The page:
Corrective Labor Colony ‘Perm-36’ in the Memory of Neighbouring Villages Residents

Corrective Labor Colony ‘Perm-36’ in the Memory of Neighbouring Villages Residents

Riazanova S.V.

Dr. Sci. (Philos.), Leading Researcher, Institute for Humanitarian Studies of PFRC UB RAS, Prof., Perm State Agro-Technological University, Perm, Russia

Mitrofanova A.V.

Dr. Sci. (Pol.), Leading Researcher, Institute of Sociology of FCTAS RAS; Prof., Financial University under the Government of the Russian Federation, Moscow, Russia

ID of the Article: 9694

The research was funded by the RSF, project № 22-28-00836.

For citation:

Riazanova S.V., Mitrofanova A.V. Corrective Labor Colony ‘Perm-36’ in the Memory of Neighbouring Villages Residents. Sotsiologicheskie issledovaniya [Sociological Studies]. 2023. No 7. P. 117-126


Conceptually the article is built upon cultural trauma theory. The study, based on a qualitative analysis of interviews conducted in the late 1990s, reveals specific distinctions of the collective memory of villagers in the proximity of a former corrective labor colony for political detainees in Perm Krai, on the site of which the Memorial Museum and Reserve of the Political Repression History “Perm-36” currently works. The interviewers found out that the locals refuse to play the role of witnesses to the colony’s life, and that it exists in their memory rather as an alien and non-transparent object. Therefore, formally speaking about detainees, local residents actually talk about themselves, creating an image of their own life with forced labor, everyday hardships and shortages, which, in some historical periods, did not differ much from life in the labor camps. By contrast, the colony is represented in their collective memory as a well-organized and rich enterprise, and the life of detainees looks like deserving envy. Working there in the eyes of the local residents is sometimes associated with the possibility to improve one’s labor conditions and to move up the social ladder. The few relatively detailed narratives, most likely, originate from mass media of the early 1990s, when the topic of Soviet repression was broadly discussed. Most of the collective farmers view the museumification of the colony as meaningless, considering it a fraud and a waste of money. Exhibits of the memorial museum, where their vision is not presented, are seen by the locals as an encroachment on their own history. Encouraged by the interviewers to talk about the colony that is unimportant for them, villagers try to narrate about themselves, denying that they are “witnesses” to anything. These particular cases discussed in the article demonstrate that entire social groups (for example, the peasantry) are excluded from the national historical memory, and that such groups have to bear testimony of their traumatizing experience in an indirect way. The authors conclude that the routine approach to commemorating political repressions needs to be reconsidered in order to work out a comprehensive memory politics, because as long as the above-mentioned groups remain deprived of the opportunity to theorize and to construct their own version of cultural trauma, it remains impossible to create a common national narrative that makes sense of the XX century repressions.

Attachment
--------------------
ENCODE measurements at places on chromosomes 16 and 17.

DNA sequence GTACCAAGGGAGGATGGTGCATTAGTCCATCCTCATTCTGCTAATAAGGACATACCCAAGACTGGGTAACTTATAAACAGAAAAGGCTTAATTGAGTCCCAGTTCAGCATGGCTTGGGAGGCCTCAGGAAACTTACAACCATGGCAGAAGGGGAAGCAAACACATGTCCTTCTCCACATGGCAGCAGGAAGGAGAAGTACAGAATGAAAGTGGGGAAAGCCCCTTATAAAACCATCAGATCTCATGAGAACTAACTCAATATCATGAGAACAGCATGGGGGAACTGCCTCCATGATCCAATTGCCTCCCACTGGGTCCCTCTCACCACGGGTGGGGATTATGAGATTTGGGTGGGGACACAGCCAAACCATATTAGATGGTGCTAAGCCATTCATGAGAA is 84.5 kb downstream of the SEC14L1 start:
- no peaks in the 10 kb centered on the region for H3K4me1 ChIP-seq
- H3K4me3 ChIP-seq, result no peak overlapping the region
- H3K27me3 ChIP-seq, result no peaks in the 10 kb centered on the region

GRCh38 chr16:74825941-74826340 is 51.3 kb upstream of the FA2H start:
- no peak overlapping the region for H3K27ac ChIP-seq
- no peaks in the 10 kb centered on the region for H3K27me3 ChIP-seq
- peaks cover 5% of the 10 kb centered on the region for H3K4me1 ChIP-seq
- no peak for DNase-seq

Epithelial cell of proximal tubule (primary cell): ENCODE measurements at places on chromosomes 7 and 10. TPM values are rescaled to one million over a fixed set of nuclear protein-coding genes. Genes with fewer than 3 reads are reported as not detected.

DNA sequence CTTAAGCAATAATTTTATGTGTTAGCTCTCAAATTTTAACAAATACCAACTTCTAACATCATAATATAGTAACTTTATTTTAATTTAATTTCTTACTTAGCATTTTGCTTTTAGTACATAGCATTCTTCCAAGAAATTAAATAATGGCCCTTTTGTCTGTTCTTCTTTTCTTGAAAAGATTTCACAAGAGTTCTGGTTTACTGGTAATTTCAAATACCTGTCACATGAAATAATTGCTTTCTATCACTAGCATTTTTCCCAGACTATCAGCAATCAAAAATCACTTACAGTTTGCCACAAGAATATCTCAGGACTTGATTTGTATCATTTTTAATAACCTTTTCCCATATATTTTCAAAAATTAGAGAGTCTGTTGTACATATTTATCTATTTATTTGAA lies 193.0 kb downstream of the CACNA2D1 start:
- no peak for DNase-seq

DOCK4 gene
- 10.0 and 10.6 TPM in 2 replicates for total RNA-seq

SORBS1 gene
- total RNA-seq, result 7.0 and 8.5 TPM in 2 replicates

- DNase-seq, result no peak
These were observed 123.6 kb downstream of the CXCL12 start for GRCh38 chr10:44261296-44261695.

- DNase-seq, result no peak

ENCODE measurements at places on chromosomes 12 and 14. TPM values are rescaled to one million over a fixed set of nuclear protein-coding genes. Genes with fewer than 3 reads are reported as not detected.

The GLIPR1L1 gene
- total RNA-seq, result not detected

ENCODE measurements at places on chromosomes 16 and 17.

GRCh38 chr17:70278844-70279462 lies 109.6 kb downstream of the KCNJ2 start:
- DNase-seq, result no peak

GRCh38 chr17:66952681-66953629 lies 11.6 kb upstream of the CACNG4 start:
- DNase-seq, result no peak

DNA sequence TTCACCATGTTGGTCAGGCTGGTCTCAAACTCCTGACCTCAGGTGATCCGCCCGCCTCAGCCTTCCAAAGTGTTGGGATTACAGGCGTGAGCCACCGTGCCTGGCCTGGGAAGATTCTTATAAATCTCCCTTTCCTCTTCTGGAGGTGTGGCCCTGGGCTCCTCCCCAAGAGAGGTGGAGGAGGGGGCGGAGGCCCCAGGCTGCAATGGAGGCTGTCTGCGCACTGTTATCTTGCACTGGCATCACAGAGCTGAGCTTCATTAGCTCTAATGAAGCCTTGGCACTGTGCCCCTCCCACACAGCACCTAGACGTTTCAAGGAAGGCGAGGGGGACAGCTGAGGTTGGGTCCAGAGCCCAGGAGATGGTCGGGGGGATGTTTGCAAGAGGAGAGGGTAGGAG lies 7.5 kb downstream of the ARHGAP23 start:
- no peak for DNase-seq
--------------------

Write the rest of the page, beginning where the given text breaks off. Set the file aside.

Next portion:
political repression; Perm-36; cultural trauma; collective memory; testimony; memory politics


Alexander J.C., Eyerman R., Giesen B., Smelser N.J., Sztompka P. (2004) Cultural Trauma and Collective Identity. Berkeley, CA: University of California Press.

Babashkin V.V. (2011) Peasants, postpeasants and power in the 20th century: mutual strategies of adjustment. In: Peasantry and power in Russian history of the 20th century. Coll. of art. of the Intern. roundtable (November 12, 2010, Moscow). Ed. by P.P. Marchen’, S.Yu. Razin. Moscow: APR: 70–79. (In Russ.)